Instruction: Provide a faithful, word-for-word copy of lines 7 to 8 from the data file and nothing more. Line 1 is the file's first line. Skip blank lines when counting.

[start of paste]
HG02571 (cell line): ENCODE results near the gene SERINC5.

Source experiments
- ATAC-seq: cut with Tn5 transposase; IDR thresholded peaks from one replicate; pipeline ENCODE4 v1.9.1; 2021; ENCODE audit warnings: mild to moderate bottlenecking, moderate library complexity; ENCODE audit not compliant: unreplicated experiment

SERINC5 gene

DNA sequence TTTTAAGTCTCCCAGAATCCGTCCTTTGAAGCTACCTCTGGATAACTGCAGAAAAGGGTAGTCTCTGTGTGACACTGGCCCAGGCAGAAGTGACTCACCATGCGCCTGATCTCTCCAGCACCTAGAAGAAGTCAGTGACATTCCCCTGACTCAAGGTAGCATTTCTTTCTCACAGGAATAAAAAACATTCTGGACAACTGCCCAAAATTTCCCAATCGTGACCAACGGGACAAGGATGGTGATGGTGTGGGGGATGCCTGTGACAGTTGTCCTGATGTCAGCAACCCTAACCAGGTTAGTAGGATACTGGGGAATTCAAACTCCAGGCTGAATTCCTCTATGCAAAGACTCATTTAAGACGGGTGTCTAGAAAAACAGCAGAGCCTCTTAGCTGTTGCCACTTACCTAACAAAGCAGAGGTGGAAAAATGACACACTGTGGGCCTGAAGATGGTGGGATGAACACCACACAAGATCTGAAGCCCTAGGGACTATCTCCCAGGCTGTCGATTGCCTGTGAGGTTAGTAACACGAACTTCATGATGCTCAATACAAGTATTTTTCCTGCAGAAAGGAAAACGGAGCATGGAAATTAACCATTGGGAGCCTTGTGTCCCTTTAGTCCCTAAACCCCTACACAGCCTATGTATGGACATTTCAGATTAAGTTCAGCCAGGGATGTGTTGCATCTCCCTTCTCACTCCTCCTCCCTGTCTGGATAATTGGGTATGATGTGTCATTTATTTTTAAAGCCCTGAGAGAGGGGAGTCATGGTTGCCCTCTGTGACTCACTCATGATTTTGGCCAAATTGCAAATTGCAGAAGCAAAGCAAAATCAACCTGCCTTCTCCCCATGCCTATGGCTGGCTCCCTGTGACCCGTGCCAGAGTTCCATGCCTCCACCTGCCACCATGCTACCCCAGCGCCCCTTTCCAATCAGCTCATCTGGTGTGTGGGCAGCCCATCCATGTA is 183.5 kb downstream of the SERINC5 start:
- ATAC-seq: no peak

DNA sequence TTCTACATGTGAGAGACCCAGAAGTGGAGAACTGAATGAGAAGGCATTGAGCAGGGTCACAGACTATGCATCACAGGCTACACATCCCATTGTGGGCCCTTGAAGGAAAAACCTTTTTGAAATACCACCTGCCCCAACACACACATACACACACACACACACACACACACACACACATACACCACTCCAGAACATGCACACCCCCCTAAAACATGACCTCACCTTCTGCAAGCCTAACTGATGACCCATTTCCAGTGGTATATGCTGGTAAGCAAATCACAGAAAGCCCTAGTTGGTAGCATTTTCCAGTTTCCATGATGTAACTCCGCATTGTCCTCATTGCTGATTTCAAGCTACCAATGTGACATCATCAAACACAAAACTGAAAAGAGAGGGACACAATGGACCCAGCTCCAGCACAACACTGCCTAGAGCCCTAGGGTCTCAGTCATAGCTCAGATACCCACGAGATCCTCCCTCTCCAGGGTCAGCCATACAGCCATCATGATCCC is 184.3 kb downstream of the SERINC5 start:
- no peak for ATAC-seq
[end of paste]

DNA sequence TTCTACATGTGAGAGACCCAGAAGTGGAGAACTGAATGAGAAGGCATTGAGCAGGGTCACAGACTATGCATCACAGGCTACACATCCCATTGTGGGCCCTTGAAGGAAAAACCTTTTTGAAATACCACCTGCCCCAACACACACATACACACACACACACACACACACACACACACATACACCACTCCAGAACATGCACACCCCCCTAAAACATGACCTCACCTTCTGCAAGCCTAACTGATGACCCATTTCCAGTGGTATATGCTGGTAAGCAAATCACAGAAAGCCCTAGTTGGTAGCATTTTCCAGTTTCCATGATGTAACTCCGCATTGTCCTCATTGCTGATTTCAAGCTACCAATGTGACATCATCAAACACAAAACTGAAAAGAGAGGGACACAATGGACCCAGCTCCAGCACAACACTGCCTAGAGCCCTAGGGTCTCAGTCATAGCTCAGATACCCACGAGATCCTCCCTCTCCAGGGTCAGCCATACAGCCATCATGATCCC is 184.3 kb downstream of the SERINC5 start:
- no peak for ATAC-seq